Nov
05
1976 Volkswagen Rabbit

The Volkswagen Rabbit was the 4th most-efficient American-market car of 1976.

Before fuel injection, variable-valve timing, computer-enhanced aerodynamics, and continuously variable transmissions, there was only one path to fuel efficiency: small engines in small cars.

In 1976 terms, small meant curb weights under 2000 pounds and engines well under 2.0 liters in displacement.

Collected here are the five most fuel-efficient cars of ’76, as determined by the EPA. Note that since 1976, the EPA has twice adjusted its fuel-economy testing procedure, the result being historic numbers that are inflated relative to current estimates by approximately 25 percent.

Even if the numbers presented below are exaggerated somewhat relative to new vehicles, it’s hard not to be impressed that cars this frugal existed at all in 1976. Consider that while the Chevrolet Impala that year could be had with a 454-cubic-inch V8, the Chevy Chevette Scooter’s 4-cylinder engine displaced just 85 cubic-inches. A spread of that magnitude is unique to the era.

If you’ve spent time with any of these gas misers, tell us about it. Be sure to let us know what kind of mileage you were getting.

5 Most Fuel-Efficient Cars of All Time

 

Datsun B-210: 33 MPG city/41 MPG highway

1976 Datsun B-210

1976 Datsun B-210

Engine: 1.4-liter 4-cylinder 

Transmission: 4-speed manual

Drive: Rear-wheel

Curb Weight: 2000 pounds

Bumpers designed to meet U.S.-market regulations add about 2 inches to the B-210’s overall length. Base coupes listed for $2849.

 

Chevrolet Chevette Scooter: 33 MPG city/39 MPG highway

1976 Chevrolet Chevette Scooter

1976 Chevrolet Chevette Scooter

Engine: 1.4-liter 4-cylinder 

Transmission: 4-speed manual

Drive: Rear-wheel

Curb Weight: 1843 pounds

To cut weight and keep the base price low, the ’76 Scooter came without a rear seat. The Scooter was also delivered sans glove-box lid, carpeting, and sound insulation. The payoff for all this parsimony was a curb weight almost 200 pounds lower than the standard Chevette.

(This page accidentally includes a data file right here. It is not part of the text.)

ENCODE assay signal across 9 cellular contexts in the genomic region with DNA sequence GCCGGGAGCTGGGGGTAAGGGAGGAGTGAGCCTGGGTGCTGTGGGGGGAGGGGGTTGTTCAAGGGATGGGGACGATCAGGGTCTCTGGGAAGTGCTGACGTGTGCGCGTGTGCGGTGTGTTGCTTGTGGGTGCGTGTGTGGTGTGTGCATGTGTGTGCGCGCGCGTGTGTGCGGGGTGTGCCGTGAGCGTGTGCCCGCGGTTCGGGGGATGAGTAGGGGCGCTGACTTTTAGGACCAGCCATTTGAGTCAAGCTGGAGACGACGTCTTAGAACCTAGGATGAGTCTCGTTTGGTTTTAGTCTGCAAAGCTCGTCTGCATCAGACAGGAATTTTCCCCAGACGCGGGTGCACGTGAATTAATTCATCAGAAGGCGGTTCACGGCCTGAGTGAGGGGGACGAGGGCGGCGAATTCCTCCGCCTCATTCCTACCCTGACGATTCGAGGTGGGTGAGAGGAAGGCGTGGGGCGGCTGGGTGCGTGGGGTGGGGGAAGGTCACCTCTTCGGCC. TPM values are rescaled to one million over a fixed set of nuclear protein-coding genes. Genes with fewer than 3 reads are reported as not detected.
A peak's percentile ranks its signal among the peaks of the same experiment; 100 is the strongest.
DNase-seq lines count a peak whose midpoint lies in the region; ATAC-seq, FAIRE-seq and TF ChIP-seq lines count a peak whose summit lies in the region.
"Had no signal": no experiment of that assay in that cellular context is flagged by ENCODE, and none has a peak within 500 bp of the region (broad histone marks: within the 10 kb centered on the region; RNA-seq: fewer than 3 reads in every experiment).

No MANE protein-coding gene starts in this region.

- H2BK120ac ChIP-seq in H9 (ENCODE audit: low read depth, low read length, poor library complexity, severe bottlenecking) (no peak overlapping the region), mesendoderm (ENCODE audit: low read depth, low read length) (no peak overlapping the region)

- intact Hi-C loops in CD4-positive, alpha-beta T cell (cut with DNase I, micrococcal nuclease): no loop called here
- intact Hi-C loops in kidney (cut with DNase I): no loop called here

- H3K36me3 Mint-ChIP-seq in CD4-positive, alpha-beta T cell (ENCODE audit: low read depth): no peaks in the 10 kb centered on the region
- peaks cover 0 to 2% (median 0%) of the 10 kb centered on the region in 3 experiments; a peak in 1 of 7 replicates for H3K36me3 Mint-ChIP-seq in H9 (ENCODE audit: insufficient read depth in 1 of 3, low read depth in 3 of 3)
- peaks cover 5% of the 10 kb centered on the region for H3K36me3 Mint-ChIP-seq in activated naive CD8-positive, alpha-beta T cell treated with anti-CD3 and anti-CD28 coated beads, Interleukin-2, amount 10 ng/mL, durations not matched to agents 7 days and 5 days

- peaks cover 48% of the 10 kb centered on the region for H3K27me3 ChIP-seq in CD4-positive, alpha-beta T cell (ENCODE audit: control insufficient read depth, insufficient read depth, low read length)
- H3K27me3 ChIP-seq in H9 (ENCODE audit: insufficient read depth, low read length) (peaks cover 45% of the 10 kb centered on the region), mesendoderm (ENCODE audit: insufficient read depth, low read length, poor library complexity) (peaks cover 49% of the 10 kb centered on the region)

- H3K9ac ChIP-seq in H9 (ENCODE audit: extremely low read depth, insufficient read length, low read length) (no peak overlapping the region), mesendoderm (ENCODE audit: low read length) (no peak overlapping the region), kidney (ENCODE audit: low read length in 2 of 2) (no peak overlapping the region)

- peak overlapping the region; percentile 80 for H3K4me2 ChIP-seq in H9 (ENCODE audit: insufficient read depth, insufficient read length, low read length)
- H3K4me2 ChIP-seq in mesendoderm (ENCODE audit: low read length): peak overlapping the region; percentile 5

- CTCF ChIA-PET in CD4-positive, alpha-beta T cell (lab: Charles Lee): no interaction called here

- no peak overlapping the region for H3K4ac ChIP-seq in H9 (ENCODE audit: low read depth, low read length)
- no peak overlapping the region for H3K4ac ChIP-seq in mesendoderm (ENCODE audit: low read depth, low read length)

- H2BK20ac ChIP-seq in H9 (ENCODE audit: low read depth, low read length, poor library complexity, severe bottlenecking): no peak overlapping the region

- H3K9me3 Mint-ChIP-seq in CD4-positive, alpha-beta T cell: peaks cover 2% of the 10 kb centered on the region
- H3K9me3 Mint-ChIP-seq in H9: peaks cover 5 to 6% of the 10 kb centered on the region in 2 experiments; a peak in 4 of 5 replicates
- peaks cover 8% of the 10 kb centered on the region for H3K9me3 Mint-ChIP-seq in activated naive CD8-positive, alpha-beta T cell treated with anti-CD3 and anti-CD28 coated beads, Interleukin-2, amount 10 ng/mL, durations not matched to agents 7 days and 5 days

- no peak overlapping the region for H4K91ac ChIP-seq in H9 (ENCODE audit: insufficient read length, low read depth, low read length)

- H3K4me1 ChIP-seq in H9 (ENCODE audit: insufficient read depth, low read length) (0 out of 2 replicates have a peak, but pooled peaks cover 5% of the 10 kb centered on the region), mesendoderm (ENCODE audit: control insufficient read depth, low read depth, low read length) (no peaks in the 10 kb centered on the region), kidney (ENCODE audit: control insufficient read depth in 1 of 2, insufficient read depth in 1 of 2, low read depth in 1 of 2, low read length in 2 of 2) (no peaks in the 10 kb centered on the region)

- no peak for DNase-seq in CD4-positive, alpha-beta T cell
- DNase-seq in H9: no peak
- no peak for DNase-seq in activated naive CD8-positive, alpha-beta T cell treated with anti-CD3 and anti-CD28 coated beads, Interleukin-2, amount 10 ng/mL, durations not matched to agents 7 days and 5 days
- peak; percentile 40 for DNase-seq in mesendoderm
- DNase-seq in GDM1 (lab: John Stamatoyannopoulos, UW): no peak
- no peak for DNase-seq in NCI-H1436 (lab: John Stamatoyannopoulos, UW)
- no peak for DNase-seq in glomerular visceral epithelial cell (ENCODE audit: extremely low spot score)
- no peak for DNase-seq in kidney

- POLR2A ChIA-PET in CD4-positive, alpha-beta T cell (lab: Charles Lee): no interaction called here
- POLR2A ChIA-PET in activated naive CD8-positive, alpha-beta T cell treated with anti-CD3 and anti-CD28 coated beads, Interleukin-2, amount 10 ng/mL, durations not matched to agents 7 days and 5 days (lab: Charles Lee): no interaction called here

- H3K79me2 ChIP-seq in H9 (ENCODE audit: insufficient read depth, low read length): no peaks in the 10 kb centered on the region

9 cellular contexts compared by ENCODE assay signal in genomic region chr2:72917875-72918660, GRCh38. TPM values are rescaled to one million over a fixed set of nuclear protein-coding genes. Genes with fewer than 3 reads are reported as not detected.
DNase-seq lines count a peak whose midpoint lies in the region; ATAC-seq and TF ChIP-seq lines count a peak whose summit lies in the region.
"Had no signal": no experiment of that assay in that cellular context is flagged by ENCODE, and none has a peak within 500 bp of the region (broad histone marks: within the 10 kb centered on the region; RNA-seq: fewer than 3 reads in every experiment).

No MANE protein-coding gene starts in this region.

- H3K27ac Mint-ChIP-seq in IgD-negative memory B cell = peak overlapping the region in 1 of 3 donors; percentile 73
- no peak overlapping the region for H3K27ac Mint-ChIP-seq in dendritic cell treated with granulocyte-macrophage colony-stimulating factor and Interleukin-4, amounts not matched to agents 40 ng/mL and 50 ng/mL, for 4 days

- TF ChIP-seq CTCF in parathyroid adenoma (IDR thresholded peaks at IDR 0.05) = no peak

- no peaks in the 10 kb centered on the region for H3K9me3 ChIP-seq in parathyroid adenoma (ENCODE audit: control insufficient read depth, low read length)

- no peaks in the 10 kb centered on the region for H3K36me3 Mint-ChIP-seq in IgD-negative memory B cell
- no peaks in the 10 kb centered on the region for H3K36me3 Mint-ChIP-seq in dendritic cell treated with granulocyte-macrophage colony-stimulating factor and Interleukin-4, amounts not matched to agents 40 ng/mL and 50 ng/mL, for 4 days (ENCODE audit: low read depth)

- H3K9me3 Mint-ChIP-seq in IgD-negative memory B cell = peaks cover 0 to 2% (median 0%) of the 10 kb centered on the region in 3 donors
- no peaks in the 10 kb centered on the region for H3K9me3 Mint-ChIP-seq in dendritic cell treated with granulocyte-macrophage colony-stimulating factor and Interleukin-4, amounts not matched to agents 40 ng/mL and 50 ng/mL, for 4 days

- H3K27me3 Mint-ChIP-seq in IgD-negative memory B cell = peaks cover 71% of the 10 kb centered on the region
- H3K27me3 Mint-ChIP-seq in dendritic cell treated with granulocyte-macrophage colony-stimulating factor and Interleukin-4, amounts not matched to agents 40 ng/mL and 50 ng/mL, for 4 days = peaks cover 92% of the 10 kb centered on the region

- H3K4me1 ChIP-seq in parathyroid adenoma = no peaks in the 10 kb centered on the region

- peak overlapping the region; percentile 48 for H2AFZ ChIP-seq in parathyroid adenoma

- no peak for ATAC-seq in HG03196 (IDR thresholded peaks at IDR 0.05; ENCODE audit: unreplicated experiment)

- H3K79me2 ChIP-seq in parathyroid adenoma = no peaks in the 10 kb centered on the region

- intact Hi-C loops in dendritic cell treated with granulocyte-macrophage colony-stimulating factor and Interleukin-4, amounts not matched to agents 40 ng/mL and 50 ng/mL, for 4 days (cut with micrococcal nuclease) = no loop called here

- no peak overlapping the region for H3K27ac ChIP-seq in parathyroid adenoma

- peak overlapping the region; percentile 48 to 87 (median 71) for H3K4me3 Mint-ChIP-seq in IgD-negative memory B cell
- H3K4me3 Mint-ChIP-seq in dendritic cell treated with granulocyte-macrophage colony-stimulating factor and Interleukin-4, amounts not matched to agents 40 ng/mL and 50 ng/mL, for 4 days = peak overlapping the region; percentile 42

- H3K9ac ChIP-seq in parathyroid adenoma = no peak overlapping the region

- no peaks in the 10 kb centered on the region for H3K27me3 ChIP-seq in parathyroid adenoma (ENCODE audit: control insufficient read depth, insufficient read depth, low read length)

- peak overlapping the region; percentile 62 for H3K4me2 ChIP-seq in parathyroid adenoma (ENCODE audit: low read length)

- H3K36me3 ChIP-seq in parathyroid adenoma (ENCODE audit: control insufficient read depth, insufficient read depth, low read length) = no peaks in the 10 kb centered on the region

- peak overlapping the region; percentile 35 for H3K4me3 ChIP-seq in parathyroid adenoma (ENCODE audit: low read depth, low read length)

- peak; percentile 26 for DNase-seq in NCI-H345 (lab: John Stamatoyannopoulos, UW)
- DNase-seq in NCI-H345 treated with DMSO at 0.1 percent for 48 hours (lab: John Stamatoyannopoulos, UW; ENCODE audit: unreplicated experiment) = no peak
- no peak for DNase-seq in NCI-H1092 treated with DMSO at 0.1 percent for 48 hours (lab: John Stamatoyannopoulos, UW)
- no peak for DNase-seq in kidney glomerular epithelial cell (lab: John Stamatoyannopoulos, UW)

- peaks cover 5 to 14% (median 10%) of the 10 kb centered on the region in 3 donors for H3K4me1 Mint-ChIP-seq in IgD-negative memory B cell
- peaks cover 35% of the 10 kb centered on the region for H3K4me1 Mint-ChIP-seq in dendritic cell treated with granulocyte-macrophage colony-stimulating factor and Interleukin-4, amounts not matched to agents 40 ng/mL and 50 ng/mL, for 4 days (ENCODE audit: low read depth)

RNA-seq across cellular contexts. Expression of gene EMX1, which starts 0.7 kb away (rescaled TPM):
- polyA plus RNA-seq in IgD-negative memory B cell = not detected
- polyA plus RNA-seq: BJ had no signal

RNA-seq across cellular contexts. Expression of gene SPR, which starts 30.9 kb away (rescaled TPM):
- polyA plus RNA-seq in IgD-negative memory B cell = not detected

Subaru 1400: 33 mpg city/39 mpg highway

1976 Subaru 1400

1976 Subaru 1400

Engine: 1.4-liter 4-cylinder 

Transmission: 4-speed manual

Drive: Front-wheel

Curb Weight: 1706 pounds

Known as the Leone in Japan and other markets, the 1400 was one of the first modern front-wheel-drive small vehicles sold in the U.S. A 1.2-liter engine was available for thrifty drivers outside of the U.S.

10 Most Fuel-Efficient Cars of 1973*

 

Renault 5 (Le Car): 32 MPG city/40 MPG highway

 

1976 Renault 5

1976 Renault 5

Engine: 1.4-liter 4-cylinder 

Transmission: 4-speed manual

Drive: Front-wheel

Curb Weight: 1610 pounds

During the 1976 model year, the 5 became known as the Le Car in North America. Renault had found Americans unreceptive to the small French car’s single-digit model name and acted quickly to brand the vehicle more appropriately for the U.S. market.

 

Volkswagen Rabbit: 32 MPG city/39 MPG highway

1976 Volkswagen Rabbit

1976 Volkswagen Rabbit

Engine: 1.6-liter 4-cylinder 

Transmission: 4-speed manual

Drive: Front-wheel

Curb Weight: 1785 pounds

Known as the Golf in markets outside of the U.S., the Rabbit would define for a generation of Americans what a small, efficient car should look like.  In deference to America’s new 55-mph speed limit, VW reports 0-50 mph, not 0-60, performance in this ad copy.

5 Most Fuel-Efficient Large Pickup Trucks

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